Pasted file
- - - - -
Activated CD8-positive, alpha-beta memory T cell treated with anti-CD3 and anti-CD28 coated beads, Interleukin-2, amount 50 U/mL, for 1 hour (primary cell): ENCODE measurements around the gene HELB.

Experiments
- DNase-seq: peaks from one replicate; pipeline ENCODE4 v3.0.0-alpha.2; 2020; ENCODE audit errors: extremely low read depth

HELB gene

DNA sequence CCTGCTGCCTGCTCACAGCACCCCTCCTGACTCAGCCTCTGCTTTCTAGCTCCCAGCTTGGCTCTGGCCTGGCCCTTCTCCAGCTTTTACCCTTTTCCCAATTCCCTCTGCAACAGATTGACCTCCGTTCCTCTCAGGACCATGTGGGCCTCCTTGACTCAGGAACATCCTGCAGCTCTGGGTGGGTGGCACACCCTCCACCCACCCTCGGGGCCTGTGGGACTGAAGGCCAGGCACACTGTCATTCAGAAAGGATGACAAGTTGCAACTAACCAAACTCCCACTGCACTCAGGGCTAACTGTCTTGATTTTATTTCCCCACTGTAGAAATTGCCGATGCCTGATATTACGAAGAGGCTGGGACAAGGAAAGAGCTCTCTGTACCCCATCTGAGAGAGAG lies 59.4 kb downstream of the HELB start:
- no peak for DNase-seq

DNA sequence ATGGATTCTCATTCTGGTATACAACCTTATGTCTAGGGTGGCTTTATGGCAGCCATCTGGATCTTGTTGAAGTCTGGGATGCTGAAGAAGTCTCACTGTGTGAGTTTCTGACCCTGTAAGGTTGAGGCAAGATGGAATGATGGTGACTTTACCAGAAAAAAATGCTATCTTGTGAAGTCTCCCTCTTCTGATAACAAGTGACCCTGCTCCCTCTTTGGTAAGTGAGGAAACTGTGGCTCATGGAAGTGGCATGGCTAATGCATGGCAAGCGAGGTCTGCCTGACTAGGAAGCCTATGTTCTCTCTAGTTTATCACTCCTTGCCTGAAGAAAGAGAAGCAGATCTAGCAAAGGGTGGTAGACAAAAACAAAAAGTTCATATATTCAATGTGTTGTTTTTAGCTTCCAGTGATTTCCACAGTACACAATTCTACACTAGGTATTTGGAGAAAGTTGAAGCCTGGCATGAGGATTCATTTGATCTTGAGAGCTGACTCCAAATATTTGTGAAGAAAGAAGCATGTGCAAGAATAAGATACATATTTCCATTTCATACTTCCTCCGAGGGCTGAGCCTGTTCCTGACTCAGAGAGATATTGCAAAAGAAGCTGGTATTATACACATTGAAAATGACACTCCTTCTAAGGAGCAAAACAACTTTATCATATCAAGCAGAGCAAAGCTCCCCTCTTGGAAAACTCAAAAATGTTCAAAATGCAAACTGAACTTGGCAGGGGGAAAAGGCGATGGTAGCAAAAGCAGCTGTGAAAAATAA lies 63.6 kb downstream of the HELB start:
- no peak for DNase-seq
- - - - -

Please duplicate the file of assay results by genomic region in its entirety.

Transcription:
Activated CD8-positive, alpha-beta memory T cell treated with anti-CD3 and anti-CD28 coated beads, Interleukin-2, amount 50 U/mL, for 1 hour (primary cell): ENCODE measurements around the gene HELB.

Experiments
- DNase-seq: peaks from one replicate; pipeline ENCODE4 v3.0.0-alpha.2; 2020; ENCODE audit errors: extremely low read depth

HELB gene

DNA sequence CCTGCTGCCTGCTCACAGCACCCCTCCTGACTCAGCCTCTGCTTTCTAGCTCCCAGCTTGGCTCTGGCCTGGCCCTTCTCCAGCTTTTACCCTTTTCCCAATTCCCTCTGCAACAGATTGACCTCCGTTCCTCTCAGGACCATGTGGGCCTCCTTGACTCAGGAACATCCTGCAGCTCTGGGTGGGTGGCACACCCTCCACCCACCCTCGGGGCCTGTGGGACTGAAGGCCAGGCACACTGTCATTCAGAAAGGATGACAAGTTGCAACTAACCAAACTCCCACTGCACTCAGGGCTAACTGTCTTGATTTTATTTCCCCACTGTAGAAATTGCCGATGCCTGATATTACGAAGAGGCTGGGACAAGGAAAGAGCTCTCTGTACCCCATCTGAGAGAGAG lies 59.4 kb downstream of the HELB start:
- no peak for DNase-seq

DNA sequence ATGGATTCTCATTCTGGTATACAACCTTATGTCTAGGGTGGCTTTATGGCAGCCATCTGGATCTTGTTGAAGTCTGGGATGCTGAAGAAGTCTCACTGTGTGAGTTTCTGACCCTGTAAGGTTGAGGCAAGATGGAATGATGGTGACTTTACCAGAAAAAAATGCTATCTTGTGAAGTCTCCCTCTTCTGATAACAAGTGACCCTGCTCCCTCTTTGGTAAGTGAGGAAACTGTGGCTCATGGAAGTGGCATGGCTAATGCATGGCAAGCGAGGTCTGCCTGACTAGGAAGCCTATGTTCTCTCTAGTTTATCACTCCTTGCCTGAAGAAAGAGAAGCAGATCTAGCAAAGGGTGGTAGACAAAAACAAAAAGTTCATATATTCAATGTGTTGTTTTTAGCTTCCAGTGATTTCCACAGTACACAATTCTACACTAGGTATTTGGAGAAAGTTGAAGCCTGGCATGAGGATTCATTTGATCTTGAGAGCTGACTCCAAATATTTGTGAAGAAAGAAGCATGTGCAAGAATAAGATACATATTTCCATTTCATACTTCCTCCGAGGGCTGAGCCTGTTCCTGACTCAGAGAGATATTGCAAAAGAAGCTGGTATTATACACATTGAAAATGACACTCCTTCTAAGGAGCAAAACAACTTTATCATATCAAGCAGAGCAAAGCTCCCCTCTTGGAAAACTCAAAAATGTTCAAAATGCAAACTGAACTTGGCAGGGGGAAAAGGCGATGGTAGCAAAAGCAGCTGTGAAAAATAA lies 63.6 kb downstream of the HELB start:
- no peak for DNase-seq